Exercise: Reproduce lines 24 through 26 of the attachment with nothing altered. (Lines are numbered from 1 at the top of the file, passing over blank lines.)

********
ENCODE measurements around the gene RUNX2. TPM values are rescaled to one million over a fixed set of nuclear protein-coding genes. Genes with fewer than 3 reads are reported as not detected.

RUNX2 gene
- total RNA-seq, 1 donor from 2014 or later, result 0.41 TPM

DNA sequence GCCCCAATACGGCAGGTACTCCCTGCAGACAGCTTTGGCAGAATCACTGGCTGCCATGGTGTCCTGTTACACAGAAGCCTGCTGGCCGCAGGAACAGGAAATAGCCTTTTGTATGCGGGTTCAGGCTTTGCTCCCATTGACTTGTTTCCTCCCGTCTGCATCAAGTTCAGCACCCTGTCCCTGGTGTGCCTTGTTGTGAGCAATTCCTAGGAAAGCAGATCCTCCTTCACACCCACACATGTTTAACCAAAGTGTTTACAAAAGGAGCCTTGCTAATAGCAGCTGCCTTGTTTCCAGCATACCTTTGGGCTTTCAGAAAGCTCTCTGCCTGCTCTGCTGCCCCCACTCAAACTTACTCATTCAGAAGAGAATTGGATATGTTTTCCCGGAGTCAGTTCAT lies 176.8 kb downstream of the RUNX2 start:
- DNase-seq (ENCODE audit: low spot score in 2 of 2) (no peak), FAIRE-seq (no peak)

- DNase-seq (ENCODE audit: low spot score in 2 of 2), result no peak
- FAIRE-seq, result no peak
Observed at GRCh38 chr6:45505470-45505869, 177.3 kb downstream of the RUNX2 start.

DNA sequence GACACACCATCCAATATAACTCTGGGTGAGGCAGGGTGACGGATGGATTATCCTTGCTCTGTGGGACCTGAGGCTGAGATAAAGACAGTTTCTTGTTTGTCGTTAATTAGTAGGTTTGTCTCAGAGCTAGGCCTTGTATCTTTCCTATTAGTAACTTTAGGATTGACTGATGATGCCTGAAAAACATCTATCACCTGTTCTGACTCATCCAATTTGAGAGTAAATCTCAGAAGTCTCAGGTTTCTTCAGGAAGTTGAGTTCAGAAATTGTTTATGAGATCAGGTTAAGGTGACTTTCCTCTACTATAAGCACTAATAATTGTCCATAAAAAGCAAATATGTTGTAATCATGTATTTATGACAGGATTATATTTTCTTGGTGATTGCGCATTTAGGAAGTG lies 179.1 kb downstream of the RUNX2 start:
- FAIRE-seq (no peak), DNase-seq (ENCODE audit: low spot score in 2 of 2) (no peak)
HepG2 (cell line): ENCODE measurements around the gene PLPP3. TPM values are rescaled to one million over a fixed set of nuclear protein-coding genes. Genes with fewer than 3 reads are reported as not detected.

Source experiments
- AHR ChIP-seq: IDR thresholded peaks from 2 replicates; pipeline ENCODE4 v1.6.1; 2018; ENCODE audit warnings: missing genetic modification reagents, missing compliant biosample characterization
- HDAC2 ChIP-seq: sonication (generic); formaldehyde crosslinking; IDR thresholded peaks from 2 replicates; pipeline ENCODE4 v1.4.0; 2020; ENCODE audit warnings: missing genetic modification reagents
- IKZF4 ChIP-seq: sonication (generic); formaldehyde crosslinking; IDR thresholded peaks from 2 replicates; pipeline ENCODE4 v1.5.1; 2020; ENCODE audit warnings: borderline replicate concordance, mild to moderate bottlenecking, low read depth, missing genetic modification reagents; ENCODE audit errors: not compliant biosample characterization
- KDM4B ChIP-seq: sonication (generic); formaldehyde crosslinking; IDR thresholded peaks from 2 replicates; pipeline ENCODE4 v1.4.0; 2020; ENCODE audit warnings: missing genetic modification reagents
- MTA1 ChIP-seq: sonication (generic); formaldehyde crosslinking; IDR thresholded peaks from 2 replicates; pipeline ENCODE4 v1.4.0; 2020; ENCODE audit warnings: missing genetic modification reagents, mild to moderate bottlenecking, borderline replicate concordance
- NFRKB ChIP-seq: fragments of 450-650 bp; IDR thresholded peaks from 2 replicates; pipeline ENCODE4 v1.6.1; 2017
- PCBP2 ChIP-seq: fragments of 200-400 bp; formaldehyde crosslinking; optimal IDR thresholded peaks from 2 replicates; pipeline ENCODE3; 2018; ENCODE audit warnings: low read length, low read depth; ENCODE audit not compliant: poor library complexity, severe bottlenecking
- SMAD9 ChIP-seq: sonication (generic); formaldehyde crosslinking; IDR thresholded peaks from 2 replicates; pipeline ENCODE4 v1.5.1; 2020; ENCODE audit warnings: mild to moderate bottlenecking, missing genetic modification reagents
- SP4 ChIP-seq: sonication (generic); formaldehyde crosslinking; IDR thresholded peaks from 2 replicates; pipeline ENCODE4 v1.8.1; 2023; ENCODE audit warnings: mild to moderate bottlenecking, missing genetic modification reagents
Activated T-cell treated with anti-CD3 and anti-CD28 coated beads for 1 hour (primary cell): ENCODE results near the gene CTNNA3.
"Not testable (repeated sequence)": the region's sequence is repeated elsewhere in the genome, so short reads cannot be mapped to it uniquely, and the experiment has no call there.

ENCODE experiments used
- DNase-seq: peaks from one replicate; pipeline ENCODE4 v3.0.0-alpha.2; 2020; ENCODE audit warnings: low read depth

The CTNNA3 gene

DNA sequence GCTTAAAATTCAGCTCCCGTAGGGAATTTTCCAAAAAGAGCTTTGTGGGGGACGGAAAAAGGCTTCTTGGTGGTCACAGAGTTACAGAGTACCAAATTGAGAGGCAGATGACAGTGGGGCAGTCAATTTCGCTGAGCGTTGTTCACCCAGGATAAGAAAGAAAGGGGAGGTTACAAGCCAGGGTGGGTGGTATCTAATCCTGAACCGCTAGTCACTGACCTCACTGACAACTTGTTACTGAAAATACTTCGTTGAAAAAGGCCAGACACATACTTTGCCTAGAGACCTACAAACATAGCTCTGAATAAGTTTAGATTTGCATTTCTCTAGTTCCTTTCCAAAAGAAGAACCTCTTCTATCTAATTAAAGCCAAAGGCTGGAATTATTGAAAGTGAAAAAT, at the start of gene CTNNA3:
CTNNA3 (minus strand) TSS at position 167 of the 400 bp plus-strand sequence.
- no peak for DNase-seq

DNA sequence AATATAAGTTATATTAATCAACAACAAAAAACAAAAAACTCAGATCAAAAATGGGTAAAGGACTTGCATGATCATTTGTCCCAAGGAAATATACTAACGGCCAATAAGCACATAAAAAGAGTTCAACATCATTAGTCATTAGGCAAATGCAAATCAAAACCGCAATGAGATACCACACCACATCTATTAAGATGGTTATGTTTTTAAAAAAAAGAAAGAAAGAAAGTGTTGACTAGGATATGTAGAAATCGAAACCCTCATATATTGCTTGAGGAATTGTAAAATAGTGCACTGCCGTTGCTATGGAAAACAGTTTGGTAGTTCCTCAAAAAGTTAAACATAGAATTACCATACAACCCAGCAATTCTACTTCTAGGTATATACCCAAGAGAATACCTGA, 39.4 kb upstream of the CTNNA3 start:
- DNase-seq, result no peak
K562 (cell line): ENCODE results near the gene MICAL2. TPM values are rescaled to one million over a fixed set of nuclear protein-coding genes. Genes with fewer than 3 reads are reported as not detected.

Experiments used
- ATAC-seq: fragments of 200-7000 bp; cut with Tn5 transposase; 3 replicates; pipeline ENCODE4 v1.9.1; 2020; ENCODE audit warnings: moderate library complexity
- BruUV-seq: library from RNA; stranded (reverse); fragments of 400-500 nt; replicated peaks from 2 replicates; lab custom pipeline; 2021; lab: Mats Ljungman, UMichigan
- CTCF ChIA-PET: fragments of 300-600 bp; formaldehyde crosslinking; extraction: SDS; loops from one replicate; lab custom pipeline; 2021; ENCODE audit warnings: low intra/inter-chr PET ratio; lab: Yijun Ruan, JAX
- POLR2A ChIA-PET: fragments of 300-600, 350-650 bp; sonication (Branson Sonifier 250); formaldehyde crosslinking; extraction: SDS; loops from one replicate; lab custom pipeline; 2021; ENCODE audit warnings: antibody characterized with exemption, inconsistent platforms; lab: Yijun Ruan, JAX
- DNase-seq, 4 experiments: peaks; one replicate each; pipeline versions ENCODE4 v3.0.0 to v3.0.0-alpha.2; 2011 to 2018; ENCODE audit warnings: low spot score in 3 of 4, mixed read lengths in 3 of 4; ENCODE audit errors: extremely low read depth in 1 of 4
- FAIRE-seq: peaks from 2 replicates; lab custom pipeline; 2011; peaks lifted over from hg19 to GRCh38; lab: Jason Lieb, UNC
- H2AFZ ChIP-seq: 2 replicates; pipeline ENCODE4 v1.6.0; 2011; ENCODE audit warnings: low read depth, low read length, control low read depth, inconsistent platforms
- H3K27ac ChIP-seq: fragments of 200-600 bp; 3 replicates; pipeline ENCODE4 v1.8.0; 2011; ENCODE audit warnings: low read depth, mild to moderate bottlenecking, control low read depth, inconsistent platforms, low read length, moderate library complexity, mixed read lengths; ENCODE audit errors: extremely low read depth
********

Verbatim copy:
ENCODE experiments used
- DNase-seq: peaks from one replicate; pipeline ENCODE4 v3.0.0-alpha.2; 2020; ENCODE audit warnings: low read depth

The CTNNA3 gene